Oil prices crashed… what does that mean?

Apr 24, 2020

On this week’s show, we will discuss two important events within the current market environment. Oil prices crashed yesterday, even below $0/barrel at one point. I’ll explain what that means. Additionally, we will discuss the importance of the VIX and why we are paying attention to the volatility index

You May Read the Transcript Below:

Hello, everyone, welcome to this week’s edition of retiring Minnesota nice. The goal here is really simple. It’s to provide timely, succinct information around your retirement, your invest your investments, and your overall financial well being. My name is Matt Gulbransen, I’ll be your host and navigating you through these timely podcasts as we go forward. This week, I wanted to talk about two things that are impacting the markets today. One, although it didn’t really come out of nowhere, what we’re seeing across headlines is oil prices plunging literally plunging to zero and actually going negative. So I’ll talk about exactly what that means here in a second and, and really how that has a larger impact on the overall global financial system, commodities as a whole and just what to expect there going forward. Number two, I’m going to talk a little bit about something we call the VIX, the V x. This is the volatility index. You see most People don’t really pay a whole lot of attention to the volatility index until we hit these major market corrections and start to see this, this level spike extremely. And now it becomes a very front and center metric to view health within our financial markets. So first, let’s talk about the oil market. So if you’re like many of us, we didn’t really realize that oil prices could actually go negative in terms of the futures market. So yesterday on April 20, we saw just after lunch, oil, basically made delivery, which basically means you take possession of oil in the month of May you take possession of each barrel that you buy on that contract actually went negative. So what that means is that producers actually needed to pay you to take that oil off of their hands. Now, what happened here is that back in late February, Russia and Saudi Arabia decided that they wanted to have a bit of a A spat when it comes to oil production. And so they both decided to flood the market and overwhelm us with tons of additional oil production. And then you throw that on top of a global pandemic. And now supply has really outweighed demand dramatically. And thus we’ve seen oil prices crash. So what I’ve read is that when you look across the United States, 40% of oil consumption is within just simply cars and trucks that day to day driving and transportation that most of us are used to on a regular basis with most of the country and locked down right now my hunch is we’re only using a fraction of that particular 40%. And so what we’ve seen is that the the oil producing countries have actually now created a surplus of nearly 29 million barrels per day. So we have a huge amount of supply out there and quite frankly, you know, oil barrels are big and when you throw millions upon millions of them out there, there’s just no place to put them. Most of the world’s shipping tankers that can typically hold millions of barrels. They’re full. Most of the countries that have oil production and storage facilities, therefore, our National River reserves are filling up. And so we’re starting to see a problem arise in this this area. And that’s why we saw oil prices go negative. So I think what we’re really starting to see here is that it’s really a tug of war match in the whole energy world and who is going to lead us through the next decade, this really is going to have a lasting effect. Because if you think about it, countries like Venezuela, you think about other producing countries like Saudi Arabia, Kuwait, really a lot of the Middle East, but even some lesser known countries out there like Norway, for example. These countries produce a ton of oil. It’s a huge portion, a huge part of their local economy. But in many cases, it’s extremely expensive for them to extract that production out. So we need minimum Soil prices and maybe $30 or higher for this to actually work. And so what we may see is really a lot of what I would call, you know, middle of the road countries have huge issues from that. So what we need to do as investors is really just kind of pay attention to what’s happening out there right now, and understand that this pandemic really has so many trickle down effects. And it’s amazing how global supply chains can literally be disrupted to this level of depth this quickly. So thankfully, the US economy the market that we depend on the most to, to thrive and prosper, does not rely on energy as much as many others. In fact, energy reliance within our GDP has been going below 10% over the last couple of years. Obviously there’s states like North Dakota, Texas come to mind that will heavily be impacted by this. But by and large, the US economy will be resilient. So And I’d love to update you more on that in the future. Number two is the VIX the volatility index. This essentially measures it’s a metric used to determine the anticipated stock market volatility over the next 30 days. So what typically happens is that when the markets start to become more volatile, the VIX will spike. Thus, when the VIX number gets higher, the swings that we see in the market, both higher and lower start to become wider, more violent, more Swift. So if you think about it, back in February and March, we experienced the fastest 30% correction in the history of the stock market, all the while the VIX index spiked over 300% in a matter of two weeks. So why I’m talking to you about this is that the VIX this metric is used in many calculations to determine how companies or businesses or just portfolio managers hedge their portfolio. It increases the amount of collateral needed when someone places a trade. This is much like view this is like going in and buying a down payment on a house. And when times get tougher banks or institutions are going to require more money down in order to borrow against that, well in the world of hedging markets, is that when volatility spikes, the the banks, the institutions that are borrowing money are going to require larger collateral basis in order to support that volatility.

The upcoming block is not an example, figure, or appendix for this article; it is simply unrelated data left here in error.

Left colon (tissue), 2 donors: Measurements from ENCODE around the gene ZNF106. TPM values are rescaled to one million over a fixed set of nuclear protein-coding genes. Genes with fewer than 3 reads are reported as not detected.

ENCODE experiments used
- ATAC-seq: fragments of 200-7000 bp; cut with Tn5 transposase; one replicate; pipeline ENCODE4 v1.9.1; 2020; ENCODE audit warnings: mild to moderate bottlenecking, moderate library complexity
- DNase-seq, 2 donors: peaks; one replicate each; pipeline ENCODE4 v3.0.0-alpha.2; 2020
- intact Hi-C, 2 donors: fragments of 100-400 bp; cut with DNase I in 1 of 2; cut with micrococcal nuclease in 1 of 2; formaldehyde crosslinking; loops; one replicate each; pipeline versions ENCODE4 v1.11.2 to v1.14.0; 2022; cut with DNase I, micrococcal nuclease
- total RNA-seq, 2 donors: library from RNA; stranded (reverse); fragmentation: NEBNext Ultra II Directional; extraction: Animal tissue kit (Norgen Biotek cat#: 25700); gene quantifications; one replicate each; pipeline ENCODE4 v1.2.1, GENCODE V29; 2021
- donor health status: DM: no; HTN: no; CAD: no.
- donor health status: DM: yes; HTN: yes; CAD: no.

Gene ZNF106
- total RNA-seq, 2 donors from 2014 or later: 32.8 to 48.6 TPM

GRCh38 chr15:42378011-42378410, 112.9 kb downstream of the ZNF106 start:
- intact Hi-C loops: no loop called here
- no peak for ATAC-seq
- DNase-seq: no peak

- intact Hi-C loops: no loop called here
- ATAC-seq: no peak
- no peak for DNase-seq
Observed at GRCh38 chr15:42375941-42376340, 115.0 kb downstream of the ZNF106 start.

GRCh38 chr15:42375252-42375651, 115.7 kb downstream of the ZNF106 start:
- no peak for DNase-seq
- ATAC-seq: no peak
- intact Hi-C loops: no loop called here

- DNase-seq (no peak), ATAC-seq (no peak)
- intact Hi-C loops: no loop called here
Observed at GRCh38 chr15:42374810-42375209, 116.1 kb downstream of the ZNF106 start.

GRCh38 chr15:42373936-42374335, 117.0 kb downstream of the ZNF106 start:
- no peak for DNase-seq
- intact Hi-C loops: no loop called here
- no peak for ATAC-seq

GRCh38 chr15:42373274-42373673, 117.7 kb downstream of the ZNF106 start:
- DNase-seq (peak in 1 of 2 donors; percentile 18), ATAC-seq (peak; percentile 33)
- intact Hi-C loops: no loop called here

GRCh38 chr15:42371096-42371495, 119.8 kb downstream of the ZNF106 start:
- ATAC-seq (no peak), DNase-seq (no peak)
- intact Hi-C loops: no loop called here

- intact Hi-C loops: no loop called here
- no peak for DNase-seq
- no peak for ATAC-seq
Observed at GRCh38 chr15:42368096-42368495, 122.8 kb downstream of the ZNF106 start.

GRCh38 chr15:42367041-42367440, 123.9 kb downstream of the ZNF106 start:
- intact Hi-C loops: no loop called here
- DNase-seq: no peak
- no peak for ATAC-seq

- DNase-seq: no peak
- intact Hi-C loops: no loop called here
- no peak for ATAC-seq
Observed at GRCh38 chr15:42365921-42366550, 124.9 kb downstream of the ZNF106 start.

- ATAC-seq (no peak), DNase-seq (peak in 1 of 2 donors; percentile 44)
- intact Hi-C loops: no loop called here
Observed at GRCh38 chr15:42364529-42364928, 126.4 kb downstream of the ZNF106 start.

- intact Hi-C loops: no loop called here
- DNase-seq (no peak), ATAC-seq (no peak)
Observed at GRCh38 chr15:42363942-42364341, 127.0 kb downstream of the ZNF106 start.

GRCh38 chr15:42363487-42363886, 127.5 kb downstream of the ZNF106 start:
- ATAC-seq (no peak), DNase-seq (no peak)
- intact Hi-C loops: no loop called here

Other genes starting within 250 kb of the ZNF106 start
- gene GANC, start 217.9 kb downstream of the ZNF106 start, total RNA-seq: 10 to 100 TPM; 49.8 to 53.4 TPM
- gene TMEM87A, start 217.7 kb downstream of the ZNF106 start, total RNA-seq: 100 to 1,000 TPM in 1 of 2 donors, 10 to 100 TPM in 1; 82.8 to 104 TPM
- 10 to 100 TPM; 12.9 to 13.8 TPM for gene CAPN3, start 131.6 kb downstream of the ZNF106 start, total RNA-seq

So, volatility has went back down since the height of the end of March. And now we’re starting to see it spike a little bit. Again, in the last couple sessions. This is something that we are watching very, very closely. So that being said, markets continue to get complicated. Markets continue to surprise us with new ideas, new new developments and how things play out that the carnage will be further but doesn’t necessarily mean the markets are going to go down. So with that being said, we’re here to educate you. We’re here to help. I hope this is a value. Take care everyone. Have a good week.

Investment advisory services offered through Pine Grove Financial Group, an SEC Registered Investment Advisor.